David Menachem Gordon was a lone soldier in the Israel Defense Forces during 2014’s Operation Protective Edge when he went missing one day in mid-August. Two days later, he was found dead, with his rifle beside him.
Gordon, who served in the Givati Brigade, lived for a time in White Oak with his family before making aliyah. He was a student at Hillel Academy of Pittsburgh from 2008 to 2010, and his parents, Ruth and Jacob Gordon, were members of the Orthodox Gemilas Chesed Synagogue.
But it was Gordon’s childhood in Detroit — where he was sexually abused from within the Orthodox community when he was 9 to 11 years old — that arguably had the greatest impact on the trajectory of his life.
David’s mother recounted his story to a packed auditorium at the Jewish Community Center of Greater Pittsburgh Sunday night as part of a program sponsored by Jewish Community Watch, a nonprofit founded in 2011 to combat child sexual abuse (CSA) in the Jewish community, and to help victims. JCW is based in New York.
Ruth Gordon has addressed other communities around the country on the subject of CSA since her son’s death, but this was the first time she has opened up to Pittsburgh.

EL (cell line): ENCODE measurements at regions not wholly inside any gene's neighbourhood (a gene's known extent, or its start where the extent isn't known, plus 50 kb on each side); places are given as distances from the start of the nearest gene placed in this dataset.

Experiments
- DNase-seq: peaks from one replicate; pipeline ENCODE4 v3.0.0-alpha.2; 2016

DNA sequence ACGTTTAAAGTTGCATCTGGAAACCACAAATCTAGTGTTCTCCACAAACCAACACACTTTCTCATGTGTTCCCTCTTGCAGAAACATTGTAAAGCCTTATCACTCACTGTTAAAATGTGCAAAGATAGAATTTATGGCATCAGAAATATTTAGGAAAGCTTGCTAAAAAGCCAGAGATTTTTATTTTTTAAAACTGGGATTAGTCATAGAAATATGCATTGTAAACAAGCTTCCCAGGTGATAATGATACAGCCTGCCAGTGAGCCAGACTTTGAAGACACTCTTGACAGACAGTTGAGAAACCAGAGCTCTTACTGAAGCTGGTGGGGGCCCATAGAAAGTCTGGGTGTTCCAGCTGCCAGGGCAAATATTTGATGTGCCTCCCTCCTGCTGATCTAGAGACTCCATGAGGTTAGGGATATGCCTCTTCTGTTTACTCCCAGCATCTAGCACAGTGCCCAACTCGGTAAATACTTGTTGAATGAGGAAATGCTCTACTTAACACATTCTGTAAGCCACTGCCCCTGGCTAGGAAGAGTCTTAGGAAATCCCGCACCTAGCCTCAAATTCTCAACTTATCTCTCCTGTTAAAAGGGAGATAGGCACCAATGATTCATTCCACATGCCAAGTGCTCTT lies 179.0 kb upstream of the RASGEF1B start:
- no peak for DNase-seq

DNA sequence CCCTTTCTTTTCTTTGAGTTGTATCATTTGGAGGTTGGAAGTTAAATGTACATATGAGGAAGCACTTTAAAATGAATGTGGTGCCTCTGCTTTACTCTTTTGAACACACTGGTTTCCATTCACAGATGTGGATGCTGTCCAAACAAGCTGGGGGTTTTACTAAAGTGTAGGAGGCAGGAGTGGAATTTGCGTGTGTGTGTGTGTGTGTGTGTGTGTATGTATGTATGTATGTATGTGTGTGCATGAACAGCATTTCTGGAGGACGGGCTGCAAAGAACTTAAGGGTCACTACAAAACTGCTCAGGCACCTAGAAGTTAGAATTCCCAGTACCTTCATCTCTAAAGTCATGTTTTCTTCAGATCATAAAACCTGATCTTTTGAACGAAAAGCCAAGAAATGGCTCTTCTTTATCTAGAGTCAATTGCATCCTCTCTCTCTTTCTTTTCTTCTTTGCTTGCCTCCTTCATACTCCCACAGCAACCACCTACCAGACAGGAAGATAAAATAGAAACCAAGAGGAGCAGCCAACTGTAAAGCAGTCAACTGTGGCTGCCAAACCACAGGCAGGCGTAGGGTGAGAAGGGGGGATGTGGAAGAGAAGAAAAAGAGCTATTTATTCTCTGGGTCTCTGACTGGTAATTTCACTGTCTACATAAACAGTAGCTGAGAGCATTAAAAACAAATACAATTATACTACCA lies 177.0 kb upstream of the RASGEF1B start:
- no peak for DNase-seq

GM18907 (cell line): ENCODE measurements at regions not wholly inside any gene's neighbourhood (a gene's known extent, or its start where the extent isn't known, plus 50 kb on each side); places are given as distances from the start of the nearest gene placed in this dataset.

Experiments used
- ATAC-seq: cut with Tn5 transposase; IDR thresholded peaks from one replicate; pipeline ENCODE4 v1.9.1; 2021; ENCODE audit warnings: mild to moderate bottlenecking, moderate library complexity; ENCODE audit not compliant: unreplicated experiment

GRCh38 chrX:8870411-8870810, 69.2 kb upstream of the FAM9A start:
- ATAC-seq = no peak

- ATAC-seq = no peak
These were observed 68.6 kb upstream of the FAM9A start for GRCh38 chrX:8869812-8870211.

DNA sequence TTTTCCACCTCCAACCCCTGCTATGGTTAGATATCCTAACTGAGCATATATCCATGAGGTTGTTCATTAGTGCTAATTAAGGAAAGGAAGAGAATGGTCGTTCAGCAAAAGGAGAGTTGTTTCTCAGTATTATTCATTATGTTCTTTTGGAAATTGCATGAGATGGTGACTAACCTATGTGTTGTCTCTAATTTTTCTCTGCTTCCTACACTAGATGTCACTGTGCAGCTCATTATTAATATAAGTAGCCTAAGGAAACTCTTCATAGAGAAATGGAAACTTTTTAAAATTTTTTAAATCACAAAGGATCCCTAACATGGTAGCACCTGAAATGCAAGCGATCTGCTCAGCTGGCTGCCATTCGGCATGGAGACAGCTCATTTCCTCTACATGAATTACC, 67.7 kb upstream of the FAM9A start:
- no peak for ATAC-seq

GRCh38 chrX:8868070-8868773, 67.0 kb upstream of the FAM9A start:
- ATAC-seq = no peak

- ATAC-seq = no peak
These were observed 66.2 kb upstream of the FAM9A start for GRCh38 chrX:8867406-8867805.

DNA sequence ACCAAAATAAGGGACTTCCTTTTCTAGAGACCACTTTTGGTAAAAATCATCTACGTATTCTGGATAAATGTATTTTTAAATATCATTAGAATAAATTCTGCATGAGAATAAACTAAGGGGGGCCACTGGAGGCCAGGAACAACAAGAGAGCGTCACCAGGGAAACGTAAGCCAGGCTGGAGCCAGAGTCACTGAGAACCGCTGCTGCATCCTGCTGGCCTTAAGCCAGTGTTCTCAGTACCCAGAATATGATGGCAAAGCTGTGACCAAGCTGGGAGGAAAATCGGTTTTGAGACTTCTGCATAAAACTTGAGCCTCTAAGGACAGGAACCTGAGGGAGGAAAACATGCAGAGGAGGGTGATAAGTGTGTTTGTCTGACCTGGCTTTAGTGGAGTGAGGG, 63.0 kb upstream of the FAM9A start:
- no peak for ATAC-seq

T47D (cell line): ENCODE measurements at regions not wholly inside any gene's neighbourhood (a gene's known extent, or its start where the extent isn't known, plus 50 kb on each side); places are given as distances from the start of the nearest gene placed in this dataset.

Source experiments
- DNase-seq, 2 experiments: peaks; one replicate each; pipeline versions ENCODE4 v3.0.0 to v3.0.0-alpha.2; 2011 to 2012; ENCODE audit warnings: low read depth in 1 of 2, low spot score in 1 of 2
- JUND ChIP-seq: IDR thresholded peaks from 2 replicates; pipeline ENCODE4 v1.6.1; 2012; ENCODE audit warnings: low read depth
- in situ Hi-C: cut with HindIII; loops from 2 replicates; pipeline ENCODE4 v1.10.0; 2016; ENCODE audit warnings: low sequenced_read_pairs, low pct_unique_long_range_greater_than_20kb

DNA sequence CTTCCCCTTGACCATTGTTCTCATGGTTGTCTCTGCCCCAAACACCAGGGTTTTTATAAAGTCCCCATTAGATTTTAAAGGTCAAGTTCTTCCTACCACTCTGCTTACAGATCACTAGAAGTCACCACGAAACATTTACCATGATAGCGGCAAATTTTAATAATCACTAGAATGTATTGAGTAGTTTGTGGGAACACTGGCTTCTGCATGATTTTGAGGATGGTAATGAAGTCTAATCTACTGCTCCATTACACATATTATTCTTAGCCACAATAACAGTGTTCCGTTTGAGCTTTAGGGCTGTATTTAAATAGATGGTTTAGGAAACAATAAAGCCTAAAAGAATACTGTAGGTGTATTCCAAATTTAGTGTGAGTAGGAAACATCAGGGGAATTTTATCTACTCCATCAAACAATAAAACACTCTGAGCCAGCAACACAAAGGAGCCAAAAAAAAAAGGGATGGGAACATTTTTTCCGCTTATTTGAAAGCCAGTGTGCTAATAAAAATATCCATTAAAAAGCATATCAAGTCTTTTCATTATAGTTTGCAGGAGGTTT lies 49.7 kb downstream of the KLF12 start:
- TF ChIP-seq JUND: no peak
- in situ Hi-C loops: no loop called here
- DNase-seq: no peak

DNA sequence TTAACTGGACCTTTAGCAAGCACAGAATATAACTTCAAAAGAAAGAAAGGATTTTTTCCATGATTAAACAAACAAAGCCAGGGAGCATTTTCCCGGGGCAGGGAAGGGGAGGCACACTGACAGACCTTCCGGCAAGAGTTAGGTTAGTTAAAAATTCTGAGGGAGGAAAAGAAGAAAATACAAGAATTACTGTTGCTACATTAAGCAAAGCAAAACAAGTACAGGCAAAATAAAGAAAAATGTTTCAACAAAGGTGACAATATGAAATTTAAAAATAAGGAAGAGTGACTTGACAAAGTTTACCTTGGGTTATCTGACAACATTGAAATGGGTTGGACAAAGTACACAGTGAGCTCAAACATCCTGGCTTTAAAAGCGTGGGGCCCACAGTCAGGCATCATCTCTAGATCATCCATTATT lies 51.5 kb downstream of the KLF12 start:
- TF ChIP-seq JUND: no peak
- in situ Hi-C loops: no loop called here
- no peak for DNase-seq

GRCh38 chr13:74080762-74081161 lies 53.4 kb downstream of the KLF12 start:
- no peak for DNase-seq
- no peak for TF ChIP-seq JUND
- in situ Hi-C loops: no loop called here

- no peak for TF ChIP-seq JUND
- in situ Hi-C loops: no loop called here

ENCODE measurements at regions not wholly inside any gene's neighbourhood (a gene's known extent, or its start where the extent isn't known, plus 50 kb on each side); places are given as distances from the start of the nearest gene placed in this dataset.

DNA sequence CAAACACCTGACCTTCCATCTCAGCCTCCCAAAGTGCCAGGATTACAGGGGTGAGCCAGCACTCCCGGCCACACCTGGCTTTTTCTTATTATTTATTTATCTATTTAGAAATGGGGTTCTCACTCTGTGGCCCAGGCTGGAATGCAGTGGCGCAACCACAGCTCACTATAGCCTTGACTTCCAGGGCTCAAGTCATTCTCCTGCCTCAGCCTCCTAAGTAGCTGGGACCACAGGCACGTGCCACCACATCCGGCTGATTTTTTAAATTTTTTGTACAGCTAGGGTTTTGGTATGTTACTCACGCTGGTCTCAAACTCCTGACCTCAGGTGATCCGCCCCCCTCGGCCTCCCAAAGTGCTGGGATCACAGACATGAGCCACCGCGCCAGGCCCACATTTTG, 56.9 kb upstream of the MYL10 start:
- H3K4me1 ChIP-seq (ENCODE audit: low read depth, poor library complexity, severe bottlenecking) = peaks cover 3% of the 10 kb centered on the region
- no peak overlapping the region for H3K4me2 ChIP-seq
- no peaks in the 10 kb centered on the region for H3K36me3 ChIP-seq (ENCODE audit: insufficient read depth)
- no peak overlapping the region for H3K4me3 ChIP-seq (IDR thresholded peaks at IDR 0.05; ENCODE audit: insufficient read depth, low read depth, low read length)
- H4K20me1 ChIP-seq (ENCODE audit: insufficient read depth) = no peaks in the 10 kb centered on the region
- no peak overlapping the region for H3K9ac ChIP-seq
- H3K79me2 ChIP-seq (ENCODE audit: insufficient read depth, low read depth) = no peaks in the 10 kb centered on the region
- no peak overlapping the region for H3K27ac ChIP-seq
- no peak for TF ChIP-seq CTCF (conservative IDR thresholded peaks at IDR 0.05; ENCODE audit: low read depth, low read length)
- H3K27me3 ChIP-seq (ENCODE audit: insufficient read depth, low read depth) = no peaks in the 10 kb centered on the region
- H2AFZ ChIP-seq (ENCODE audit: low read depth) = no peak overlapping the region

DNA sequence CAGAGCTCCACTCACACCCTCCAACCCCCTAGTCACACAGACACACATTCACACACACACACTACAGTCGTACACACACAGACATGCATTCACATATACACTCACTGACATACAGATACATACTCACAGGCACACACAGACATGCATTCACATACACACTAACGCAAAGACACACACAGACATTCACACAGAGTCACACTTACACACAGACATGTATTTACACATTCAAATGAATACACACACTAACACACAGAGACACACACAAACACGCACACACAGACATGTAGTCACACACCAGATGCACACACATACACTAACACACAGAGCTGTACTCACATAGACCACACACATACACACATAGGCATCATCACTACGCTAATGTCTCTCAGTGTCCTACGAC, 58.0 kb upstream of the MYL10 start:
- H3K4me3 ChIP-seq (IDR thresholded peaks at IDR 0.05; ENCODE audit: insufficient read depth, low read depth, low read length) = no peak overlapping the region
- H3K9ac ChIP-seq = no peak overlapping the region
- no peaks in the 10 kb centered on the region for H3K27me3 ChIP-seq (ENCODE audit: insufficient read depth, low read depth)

“I suspected tonight would be difficult for me,” Gordon began, acknowledging the “hometown crowd.”
“This is very humbling,” she said. “I hope we can learn something together here tonight that will help us all, especially our children.”
Gordon’s objective, she said, was to “dispel the notion that [CSA] can’t happen here or ‘in my family.’ It could, and it does.”
While none of the abuse her son suffered occurred while the Gordons were living in the Pittsburgh area, she stressed that it is plausible that other children nonetheless could be affected here.
David Gordon was sexually abused in Detroit by four older teenage boys “from upstanding religious homes,” Gordon said. All the abuse occurred in places deemed to be safe by both adults and children: the JCC, on day school grounds, at the Kollel.
David kept the abuse secret, his mother said, until his 16th birthday. The revelation came as a shock to his family.
“I’m a social worker,” Gordon said. “All the training I had could never have prepared me for what my son and my whole family endured.”
Compounding the family’s pain was its rejection by the Orthodox community once David went public with his secret.
“We were shunned and embarrassed by the very leaders we were to trust,” she said. “We as a family felt very isolated and abandoned.”
The Gordons were forced to go outside their Jewish community for help and sought support from the local police.